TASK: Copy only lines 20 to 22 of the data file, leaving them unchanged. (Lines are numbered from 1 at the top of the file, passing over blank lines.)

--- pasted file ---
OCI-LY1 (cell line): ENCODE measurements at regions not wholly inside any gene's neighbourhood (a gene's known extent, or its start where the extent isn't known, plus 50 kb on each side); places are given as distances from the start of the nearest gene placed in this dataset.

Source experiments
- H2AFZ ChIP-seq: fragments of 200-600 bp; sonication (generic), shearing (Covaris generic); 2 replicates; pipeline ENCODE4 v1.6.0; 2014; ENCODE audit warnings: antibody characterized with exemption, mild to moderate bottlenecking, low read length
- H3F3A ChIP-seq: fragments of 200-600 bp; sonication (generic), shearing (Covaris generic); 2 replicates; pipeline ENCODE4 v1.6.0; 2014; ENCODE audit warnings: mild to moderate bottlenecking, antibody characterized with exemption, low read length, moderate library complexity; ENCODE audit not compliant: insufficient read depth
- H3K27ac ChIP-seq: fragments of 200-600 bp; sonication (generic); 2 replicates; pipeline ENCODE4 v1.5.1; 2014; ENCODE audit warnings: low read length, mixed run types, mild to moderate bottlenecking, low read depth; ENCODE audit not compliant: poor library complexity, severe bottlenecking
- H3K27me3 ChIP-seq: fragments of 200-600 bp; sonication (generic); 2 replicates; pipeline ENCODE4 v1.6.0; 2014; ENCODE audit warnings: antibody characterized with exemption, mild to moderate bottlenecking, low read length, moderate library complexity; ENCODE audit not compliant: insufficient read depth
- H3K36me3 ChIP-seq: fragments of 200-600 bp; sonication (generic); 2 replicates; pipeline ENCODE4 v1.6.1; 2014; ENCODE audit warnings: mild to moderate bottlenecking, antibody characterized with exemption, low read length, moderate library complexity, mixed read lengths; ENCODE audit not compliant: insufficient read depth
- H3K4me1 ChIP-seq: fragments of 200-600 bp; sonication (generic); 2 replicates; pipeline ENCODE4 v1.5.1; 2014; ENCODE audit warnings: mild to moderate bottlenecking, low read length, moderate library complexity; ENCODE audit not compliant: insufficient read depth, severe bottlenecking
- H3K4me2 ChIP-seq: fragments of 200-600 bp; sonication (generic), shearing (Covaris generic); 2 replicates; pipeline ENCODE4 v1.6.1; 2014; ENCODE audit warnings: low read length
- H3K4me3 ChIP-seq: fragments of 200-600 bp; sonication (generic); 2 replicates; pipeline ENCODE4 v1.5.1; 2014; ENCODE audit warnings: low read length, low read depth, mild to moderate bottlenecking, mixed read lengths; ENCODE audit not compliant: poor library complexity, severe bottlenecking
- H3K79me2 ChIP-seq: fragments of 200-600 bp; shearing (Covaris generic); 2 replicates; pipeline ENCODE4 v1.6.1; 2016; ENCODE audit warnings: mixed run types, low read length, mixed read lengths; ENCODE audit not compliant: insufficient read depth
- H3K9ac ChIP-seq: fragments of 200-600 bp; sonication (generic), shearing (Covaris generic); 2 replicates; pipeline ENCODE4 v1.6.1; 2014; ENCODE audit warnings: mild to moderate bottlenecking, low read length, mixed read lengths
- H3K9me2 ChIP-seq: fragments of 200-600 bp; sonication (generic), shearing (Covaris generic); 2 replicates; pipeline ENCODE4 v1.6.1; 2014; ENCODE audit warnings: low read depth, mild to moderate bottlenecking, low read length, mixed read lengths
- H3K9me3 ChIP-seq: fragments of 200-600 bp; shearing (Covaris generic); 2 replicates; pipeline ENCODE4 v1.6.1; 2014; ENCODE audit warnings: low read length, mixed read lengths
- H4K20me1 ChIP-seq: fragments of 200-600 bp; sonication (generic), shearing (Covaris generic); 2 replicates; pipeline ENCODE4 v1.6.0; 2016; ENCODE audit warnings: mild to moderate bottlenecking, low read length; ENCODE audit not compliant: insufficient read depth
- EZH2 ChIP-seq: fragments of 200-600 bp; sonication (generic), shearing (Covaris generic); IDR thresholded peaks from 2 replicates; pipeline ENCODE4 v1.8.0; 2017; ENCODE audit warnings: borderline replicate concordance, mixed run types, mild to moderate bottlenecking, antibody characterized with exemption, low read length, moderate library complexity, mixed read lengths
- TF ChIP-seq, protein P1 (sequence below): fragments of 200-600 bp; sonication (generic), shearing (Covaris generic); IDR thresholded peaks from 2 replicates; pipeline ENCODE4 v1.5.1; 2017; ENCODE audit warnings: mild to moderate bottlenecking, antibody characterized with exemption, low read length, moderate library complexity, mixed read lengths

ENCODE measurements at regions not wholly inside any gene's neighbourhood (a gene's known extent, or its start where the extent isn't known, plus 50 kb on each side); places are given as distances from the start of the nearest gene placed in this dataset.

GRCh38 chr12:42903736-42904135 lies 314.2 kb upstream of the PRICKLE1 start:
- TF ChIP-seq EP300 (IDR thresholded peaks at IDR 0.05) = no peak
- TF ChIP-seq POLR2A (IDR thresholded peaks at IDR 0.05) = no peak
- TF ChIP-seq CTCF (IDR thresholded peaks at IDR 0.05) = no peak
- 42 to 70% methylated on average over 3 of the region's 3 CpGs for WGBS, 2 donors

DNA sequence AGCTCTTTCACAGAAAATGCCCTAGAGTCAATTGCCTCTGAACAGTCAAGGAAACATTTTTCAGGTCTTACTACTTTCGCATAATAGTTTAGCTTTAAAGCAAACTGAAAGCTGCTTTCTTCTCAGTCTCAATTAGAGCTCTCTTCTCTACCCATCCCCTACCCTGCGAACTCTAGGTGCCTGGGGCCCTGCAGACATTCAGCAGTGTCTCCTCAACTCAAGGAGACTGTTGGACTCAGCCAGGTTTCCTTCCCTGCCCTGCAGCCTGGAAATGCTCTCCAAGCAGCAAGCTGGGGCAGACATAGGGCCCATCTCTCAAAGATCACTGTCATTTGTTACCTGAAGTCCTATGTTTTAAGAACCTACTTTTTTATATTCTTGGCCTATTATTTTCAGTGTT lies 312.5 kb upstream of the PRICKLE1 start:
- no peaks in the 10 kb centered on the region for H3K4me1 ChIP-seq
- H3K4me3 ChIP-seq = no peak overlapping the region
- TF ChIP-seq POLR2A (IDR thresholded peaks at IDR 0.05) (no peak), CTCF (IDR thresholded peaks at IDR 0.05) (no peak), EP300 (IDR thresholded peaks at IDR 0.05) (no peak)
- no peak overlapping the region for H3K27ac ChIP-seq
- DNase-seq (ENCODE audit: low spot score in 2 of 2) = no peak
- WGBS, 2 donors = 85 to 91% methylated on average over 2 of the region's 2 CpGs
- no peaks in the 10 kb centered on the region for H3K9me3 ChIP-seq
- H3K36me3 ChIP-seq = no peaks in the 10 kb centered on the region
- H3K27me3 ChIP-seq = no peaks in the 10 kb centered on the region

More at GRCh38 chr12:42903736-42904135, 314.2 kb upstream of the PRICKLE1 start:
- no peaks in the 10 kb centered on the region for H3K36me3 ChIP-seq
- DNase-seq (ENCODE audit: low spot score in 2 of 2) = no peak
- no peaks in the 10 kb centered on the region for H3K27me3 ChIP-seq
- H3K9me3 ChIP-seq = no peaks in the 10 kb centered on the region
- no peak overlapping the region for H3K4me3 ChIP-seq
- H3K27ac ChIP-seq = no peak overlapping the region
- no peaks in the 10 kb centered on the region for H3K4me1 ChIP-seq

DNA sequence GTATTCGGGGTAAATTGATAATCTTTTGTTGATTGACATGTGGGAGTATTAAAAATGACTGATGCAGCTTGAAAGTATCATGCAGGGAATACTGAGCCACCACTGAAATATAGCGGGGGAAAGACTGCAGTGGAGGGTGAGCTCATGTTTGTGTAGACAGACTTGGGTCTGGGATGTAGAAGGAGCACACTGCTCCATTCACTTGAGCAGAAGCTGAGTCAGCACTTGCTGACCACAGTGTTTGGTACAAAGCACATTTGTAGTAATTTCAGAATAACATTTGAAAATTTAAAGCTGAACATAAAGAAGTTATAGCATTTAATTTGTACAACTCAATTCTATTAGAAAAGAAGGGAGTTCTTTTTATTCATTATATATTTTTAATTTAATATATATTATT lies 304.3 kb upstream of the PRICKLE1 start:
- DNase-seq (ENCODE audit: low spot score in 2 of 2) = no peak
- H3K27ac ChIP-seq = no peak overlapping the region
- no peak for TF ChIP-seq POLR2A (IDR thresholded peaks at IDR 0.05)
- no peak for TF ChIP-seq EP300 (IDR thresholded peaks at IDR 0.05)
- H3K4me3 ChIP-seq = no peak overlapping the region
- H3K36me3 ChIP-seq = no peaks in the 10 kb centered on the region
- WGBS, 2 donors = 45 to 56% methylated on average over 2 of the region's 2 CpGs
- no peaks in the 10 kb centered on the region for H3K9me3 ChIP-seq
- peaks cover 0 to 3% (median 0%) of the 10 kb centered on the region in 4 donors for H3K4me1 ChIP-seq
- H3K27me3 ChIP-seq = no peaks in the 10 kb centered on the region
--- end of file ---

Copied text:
- TF ChIP-seq EP300 (IDR thresholded peaks at IDR 0.05) = no peak
- TF ChIP-seq POLR2A (IDR thresholded peaks at IDR 0.05) = no peak
- TF ChIP-seq CTCF (IDR thresholded peaks at IDR 0.05) = no peak